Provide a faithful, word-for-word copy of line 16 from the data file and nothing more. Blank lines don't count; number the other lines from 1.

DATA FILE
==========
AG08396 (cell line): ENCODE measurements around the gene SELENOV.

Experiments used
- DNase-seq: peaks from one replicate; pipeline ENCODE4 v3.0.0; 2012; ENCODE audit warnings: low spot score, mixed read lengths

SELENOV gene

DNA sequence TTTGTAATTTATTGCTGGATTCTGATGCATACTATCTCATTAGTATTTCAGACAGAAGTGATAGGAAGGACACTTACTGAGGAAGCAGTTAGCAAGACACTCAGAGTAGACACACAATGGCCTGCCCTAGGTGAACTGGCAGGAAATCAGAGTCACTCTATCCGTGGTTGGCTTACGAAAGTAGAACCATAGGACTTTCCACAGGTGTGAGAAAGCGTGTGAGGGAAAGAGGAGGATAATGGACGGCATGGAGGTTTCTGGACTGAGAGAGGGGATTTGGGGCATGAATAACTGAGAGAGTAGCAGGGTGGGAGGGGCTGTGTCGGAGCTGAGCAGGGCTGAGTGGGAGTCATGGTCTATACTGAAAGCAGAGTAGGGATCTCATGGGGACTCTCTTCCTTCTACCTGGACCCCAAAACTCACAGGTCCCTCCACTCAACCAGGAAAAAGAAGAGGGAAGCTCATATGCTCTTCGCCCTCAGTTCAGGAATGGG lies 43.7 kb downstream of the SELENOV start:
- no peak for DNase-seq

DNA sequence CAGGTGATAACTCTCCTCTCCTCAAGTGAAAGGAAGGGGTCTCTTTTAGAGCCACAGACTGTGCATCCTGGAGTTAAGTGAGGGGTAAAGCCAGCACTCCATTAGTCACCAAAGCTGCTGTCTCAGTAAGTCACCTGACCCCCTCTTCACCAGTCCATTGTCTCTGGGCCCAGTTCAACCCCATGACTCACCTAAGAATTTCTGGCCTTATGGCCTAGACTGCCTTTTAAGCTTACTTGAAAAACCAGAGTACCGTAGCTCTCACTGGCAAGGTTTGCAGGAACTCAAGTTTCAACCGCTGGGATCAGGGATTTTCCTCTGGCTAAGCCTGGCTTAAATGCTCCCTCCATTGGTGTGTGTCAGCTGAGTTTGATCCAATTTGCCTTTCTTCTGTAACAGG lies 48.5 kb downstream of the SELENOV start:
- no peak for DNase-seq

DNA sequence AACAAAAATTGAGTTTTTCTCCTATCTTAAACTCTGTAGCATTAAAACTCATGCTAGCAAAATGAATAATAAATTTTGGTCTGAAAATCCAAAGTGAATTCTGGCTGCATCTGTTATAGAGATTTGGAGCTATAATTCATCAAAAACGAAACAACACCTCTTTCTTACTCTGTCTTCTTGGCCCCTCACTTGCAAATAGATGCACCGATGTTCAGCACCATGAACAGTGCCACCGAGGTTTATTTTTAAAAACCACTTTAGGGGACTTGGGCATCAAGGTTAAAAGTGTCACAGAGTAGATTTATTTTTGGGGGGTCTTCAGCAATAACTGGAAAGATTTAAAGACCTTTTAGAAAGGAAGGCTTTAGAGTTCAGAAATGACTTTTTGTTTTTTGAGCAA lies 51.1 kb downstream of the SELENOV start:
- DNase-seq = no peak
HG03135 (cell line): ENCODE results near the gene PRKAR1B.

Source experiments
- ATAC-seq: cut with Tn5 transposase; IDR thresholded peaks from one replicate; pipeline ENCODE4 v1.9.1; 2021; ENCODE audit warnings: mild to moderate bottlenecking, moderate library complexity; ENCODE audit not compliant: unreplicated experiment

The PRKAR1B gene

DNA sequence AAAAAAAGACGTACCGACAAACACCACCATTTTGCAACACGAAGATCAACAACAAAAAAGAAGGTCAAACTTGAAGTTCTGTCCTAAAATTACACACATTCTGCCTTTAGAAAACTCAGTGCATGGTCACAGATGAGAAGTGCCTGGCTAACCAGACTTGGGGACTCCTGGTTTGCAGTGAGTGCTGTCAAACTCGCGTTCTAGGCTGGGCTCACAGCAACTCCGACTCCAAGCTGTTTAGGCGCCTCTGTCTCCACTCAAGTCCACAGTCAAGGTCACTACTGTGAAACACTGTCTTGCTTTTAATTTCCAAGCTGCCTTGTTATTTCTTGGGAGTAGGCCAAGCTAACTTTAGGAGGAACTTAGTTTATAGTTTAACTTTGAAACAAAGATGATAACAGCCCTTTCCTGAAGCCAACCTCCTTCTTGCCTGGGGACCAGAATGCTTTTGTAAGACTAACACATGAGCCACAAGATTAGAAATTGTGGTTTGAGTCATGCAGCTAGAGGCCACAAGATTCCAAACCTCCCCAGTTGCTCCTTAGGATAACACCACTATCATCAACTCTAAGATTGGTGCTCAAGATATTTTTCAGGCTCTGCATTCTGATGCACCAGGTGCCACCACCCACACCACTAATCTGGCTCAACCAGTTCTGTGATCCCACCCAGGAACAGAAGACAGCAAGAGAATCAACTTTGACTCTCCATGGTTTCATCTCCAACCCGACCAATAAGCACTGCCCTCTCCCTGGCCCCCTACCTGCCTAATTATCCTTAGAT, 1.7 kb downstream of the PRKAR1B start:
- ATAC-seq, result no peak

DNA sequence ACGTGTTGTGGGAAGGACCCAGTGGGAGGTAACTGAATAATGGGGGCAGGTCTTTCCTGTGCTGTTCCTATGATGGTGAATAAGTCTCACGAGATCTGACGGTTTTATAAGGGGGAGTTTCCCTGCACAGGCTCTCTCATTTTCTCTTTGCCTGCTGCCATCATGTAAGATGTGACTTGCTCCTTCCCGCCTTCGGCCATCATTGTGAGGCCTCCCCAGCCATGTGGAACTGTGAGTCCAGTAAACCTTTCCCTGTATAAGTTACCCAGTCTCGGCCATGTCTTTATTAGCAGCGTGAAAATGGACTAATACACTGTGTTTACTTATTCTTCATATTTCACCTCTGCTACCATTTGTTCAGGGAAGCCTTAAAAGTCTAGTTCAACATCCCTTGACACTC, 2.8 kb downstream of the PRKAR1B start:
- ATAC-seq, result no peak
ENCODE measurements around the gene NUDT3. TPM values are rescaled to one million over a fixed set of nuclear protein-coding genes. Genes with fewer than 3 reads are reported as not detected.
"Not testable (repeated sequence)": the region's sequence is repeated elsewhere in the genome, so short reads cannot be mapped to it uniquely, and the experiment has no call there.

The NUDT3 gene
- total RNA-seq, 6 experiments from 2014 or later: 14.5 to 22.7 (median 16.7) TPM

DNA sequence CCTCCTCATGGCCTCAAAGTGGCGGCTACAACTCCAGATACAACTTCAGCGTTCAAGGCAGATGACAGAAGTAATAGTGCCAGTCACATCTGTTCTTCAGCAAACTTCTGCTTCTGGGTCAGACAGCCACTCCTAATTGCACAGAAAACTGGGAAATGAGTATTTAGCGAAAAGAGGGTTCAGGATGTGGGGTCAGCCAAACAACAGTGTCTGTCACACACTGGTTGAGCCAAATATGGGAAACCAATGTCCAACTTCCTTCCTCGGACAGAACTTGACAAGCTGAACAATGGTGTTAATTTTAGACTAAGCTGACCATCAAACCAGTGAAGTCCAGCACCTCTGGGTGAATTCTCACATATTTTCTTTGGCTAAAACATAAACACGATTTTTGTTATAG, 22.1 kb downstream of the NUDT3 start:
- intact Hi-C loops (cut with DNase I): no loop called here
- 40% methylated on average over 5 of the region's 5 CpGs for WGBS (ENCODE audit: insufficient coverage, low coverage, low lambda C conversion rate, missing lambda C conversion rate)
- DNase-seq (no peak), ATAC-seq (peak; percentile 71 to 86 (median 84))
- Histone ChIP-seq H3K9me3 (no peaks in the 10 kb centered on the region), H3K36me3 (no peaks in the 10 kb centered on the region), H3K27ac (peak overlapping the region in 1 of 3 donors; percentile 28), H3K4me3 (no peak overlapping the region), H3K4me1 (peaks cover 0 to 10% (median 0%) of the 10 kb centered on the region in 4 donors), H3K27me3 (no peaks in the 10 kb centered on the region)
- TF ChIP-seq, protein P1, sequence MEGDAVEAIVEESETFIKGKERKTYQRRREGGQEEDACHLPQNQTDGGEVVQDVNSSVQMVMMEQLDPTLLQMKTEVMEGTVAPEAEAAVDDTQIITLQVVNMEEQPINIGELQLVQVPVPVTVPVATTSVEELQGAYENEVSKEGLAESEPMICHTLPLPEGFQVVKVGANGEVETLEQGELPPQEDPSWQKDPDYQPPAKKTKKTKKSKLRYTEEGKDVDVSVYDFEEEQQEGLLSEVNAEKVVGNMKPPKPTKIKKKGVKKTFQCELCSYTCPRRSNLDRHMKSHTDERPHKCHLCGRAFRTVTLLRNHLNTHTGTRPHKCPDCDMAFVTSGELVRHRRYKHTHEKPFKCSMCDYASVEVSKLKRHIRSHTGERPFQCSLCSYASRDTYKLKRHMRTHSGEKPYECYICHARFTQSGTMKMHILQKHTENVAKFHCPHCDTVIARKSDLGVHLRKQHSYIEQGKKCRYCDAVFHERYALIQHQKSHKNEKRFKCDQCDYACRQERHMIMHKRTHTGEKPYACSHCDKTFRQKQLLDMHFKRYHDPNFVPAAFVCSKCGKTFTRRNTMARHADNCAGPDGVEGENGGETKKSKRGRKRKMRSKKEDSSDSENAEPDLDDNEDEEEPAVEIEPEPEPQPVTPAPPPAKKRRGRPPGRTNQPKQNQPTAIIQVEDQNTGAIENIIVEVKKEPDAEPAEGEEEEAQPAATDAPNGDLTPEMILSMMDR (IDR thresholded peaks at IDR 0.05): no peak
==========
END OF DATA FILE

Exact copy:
- ATAC-seq, result no peak